Chowchilla is a city in Madera County, California, United States. Chowchilla is located 15 miles (24 km) northwest of Madera, at an elevation of 240 feet (73 m). It is a principal city of the Madera–Chowchilla Metropolitan Statistical Area. The population was 18,720 at the 2010 census, up from 11,127 at the 2000 census. The city is the location of two California Department of Corrections and Rehabilitation women's facilities, the Central California Women's Facility and Valley State Prison for Women. The name "Chowchilla" is derived from the Native American tribe of Chauchila (the spelling is inconsistent in reference guides) Yokut Indians which once lived in the area. The name itself evidently translates as "Murderers" and is apparently a reference to the warlike nature of the Chauchila tribe. The Chauchila Indians were inadvertently responsible for the first white men "discovering" Yosemite Valley, which occurred when the Chauchila Indians were being pursued by a band of whites. References to the Indian tribe still abound in Chowchilla, and the town's high school still retains the moniker of "Redskins" as their local mascot.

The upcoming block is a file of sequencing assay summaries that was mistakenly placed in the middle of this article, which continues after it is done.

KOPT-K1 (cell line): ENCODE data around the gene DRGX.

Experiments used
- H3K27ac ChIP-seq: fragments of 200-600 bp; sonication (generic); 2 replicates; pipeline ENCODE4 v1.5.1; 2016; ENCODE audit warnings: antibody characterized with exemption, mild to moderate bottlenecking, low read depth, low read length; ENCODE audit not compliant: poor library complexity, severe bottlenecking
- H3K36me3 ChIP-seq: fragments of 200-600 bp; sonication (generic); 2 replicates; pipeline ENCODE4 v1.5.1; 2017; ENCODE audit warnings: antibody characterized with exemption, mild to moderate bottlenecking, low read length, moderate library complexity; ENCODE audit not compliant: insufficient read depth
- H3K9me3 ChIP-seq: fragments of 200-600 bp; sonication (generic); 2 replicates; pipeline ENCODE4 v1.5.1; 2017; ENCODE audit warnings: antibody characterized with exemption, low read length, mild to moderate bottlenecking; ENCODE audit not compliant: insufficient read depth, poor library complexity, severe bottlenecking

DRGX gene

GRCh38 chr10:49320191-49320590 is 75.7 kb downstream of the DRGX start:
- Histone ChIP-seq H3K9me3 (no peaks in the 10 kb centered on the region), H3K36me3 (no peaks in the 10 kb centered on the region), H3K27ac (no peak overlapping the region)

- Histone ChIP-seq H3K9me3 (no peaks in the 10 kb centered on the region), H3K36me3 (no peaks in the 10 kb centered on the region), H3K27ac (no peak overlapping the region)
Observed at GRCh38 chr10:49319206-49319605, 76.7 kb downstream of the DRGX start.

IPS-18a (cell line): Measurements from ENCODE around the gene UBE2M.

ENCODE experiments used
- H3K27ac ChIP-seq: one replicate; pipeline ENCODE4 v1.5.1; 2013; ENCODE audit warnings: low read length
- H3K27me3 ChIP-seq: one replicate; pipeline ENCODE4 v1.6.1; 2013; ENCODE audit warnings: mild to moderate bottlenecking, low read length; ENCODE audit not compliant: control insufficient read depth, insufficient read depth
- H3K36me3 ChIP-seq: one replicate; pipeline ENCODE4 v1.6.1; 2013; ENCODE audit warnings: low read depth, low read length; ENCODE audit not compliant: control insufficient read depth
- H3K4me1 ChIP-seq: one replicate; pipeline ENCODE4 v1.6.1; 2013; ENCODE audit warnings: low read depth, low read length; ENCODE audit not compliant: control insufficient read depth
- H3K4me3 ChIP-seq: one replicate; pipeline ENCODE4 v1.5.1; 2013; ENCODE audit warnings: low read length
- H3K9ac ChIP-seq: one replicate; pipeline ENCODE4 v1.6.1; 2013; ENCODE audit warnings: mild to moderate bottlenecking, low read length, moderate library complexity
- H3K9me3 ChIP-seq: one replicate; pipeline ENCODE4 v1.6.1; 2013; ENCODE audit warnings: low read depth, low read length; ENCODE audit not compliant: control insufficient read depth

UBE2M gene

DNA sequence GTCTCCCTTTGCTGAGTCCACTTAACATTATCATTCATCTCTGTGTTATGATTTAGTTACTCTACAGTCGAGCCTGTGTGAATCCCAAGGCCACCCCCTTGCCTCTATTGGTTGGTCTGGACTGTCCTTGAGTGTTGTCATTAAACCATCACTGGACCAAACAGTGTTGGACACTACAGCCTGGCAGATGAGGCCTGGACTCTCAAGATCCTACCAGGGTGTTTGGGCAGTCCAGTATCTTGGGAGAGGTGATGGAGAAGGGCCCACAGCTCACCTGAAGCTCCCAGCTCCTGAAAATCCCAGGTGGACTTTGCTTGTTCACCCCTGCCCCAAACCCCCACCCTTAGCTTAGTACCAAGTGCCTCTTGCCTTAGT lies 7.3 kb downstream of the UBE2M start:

The first post office at Chowchilla opened in 1912. Chowchilla incorporated in 1923. The population includes that of both prisons and that should be included in the population information.
Chowchilla was launched into national headlines on July 15, 1976 when an entire school bus of children was kidnapped. Twenty-six children and the adult bus driver were taken from the bus, which the kidnappers concealed in a drainage slough, and driven around in two vans for 11 hours before being forced, one by one, to climb into a hole in the ground. After passing through the hole the children and their driver found themselves trapped in the interior of a buried moving van. Although they did not know it, their place of confinement was in a quarry located in Livermore, California.